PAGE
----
British Land, still waiting for a reply to its planning application to build a 35-storey office tower on the site of the old NatWest building on Colmore Row, Birmingham, is slowing down work on a City of London project known as the “Cheesegrater” in an effort drive down the cost of building.
This 738-feet Leadenhall Tower, designed by Richard Rogers and London’s tallest skyscraper, was due to have been completed by 2011. This date has now been pushed back by at least a year.
“Our perception is that we may be passing the peak of construction costs cycle,” said Stephen Hester, British Land’s chief executive.
He noted a recent fall in steel future from a peak two months ago.
“We will be re-tendering contracts to see if we can get some costs out, as contractors become more eager to price business keenly,” he added.
Mr Hester also hopes the later date will improve the terms on which the tower can be let, in an occupier market that he expects to pick up from 2010.
He was presenting quarterly results, which showed the value of British Land’s portfolio slipped by five per cent in the three months to June and its net assets by ten per cent to £6.3 billion or 1,212p per share.
The shares ran ahead to 736p early on yesterday, but then eased back to finish unchanged at 722p. The quarterly dividend is raised by seven per cent to 9.375p.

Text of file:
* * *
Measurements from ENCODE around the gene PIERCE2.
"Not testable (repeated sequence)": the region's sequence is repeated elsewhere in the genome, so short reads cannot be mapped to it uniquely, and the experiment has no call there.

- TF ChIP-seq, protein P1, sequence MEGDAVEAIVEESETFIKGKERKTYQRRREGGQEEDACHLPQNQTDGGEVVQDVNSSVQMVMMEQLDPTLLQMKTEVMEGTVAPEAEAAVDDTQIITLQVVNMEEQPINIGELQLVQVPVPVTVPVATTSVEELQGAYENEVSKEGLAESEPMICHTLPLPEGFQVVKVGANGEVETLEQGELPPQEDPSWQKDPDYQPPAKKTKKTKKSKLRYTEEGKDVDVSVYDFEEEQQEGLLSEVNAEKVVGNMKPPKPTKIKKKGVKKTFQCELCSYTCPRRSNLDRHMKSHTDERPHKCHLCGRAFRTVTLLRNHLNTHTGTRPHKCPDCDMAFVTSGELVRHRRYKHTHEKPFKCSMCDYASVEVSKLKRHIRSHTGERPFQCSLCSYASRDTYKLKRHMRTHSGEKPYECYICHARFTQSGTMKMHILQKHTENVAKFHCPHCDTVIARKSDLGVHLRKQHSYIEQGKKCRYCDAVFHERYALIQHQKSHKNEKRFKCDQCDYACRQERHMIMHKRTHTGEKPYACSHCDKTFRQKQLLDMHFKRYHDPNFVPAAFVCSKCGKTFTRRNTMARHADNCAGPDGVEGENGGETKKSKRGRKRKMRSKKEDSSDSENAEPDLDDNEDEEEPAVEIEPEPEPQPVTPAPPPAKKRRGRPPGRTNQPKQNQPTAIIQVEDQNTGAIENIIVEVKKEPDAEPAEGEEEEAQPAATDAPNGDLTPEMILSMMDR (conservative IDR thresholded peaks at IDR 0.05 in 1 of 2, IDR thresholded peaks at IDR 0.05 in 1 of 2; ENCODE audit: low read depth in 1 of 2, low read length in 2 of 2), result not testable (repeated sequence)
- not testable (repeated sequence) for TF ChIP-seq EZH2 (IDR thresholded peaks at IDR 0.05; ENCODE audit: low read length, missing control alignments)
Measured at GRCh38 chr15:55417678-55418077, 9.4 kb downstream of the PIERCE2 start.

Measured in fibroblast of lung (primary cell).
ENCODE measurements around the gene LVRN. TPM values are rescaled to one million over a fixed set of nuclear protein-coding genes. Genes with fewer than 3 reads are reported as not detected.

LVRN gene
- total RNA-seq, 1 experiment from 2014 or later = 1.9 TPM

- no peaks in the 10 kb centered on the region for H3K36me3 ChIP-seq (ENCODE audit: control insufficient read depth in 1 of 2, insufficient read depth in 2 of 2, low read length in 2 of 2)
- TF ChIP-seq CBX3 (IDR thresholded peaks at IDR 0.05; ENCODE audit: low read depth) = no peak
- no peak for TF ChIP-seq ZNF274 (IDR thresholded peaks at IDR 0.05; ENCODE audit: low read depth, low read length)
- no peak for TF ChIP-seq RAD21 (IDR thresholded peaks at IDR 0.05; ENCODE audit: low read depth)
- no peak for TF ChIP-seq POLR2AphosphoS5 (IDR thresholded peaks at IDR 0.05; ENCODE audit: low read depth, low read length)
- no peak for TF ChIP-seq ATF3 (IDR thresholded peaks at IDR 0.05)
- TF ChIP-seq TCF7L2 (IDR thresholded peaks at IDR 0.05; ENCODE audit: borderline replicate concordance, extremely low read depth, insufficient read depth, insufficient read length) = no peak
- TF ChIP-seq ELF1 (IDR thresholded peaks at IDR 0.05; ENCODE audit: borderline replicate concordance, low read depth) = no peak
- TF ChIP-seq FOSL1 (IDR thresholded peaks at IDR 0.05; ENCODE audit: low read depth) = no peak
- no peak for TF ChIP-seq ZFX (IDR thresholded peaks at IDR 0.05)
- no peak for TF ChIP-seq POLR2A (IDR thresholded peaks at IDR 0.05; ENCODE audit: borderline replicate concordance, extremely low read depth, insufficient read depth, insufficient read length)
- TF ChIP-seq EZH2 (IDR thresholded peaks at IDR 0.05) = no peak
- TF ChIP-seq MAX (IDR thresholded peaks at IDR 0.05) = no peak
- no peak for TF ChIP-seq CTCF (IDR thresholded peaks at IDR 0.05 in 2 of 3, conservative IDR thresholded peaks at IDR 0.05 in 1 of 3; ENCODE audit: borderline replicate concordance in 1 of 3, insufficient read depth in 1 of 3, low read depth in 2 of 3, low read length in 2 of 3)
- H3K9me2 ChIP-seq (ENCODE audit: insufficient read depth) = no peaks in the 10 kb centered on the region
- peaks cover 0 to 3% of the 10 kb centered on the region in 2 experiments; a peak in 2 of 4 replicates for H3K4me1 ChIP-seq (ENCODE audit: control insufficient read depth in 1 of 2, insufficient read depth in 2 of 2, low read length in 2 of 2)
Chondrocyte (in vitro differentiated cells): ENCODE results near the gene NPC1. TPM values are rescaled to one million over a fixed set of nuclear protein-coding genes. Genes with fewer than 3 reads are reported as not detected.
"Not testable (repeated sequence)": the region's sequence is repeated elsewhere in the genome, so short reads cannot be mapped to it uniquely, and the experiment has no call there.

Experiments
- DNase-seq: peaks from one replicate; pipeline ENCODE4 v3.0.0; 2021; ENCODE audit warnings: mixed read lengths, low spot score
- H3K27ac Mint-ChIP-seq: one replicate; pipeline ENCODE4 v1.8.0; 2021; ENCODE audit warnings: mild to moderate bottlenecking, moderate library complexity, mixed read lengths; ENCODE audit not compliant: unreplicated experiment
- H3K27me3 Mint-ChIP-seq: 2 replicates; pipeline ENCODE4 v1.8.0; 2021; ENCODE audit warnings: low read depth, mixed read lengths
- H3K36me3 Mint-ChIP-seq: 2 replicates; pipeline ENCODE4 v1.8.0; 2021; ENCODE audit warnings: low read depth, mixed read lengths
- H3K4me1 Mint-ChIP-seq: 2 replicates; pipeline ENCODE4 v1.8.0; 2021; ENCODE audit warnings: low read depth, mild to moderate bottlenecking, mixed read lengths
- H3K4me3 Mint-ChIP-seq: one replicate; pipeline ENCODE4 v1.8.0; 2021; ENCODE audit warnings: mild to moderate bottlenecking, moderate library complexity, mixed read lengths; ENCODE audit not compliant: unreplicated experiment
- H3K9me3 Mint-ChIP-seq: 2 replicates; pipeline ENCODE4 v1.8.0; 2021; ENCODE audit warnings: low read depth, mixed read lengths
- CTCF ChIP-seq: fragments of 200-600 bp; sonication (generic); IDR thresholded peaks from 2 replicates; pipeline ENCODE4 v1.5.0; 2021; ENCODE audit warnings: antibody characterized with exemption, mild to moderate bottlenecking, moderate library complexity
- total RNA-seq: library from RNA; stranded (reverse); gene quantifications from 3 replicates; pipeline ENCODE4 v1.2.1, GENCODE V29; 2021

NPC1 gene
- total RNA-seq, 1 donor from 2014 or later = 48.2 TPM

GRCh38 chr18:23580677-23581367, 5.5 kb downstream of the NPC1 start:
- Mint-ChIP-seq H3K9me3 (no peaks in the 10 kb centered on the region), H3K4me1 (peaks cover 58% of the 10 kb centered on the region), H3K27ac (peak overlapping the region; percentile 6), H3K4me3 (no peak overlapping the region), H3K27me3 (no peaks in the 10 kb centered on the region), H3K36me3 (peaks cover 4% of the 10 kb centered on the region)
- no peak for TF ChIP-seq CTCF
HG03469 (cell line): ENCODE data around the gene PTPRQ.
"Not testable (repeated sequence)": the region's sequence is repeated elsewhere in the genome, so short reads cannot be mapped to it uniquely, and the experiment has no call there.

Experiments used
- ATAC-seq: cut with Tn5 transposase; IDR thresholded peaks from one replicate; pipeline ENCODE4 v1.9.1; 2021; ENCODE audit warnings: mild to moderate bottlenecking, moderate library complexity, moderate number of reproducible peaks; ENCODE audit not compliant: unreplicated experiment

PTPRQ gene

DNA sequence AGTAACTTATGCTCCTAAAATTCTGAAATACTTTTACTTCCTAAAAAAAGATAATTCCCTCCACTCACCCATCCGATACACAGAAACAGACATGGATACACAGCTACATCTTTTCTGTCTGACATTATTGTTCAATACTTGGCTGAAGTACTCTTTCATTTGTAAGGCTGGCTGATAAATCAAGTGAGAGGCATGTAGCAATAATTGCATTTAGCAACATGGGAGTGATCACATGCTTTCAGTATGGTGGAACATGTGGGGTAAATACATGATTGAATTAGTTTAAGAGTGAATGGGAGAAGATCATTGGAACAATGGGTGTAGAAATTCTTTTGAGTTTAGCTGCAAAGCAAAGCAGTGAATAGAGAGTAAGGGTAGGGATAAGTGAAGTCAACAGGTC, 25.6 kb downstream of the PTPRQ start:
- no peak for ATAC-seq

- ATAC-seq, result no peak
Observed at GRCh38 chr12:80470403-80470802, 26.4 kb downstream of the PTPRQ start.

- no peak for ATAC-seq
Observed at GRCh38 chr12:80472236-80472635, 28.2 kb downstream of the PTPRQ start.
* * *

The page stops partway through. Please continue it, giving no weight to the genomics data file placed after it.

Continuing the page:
British Land reported a 23 per cent increase in its underlying profit to £74 million, despite a loss of £572 million by the international financial reporting standard, against a £266 million IFRS profit this time last year.
Mr Hester described the investment market for property as “thin, nervous and negative in tone”, adding that he is already looking out for opportunities that the credit crunch may throw up.
British Land has £2.6 billion of undrawn bank facilities available for the purpose and a balance sheet only 47 per cent geared.
It re-negotiated its debt in 2005 at a time of very low interest rates, so that its borrowings cost an average of 5.3 per cent with an average maturity of 12.9 years. Similar financing would cost £810 million more to arrange today, a feature which Mr Hester described as a “unique asset”.
British Land said shallow demand from occupiers has started to squeeze office rents, but its retail rents are still growing, albeit more slowly. Despite that, footfall at the flagship Meadowhall shopping centre in Sheffield is up four per cent.
“Visitor numbers at Meadowhall and at a number of retail parks where we have monitored traffic consistently have increased in the first six months of this year compared with the same period of last year,” British Land stated.
Mr Hester stressed: “The retail property market is one example of a gloom that can be over-egged. “I don’t want to downplay the squeeze in consumer spending... but we have not experienced an increase in bad debt.”
Across British Land’s total portfolio, re-negotiated rents are coming in four per cent above estimates and 98 per cent of the company’s property is occupied.
Like-for-like rents have been growing at 6.3 per cent, compared with an industry average of 3.3 per cent.
“Our prime property assets will see out many economic cycles with a dependability few businesses can match,” Mr Hester said.
His chairman, Chris Gibson-Smith, added: “These first-quarter results demonstrate British Land’s resilience in the face of a weak economy and gloomy market sentiment.”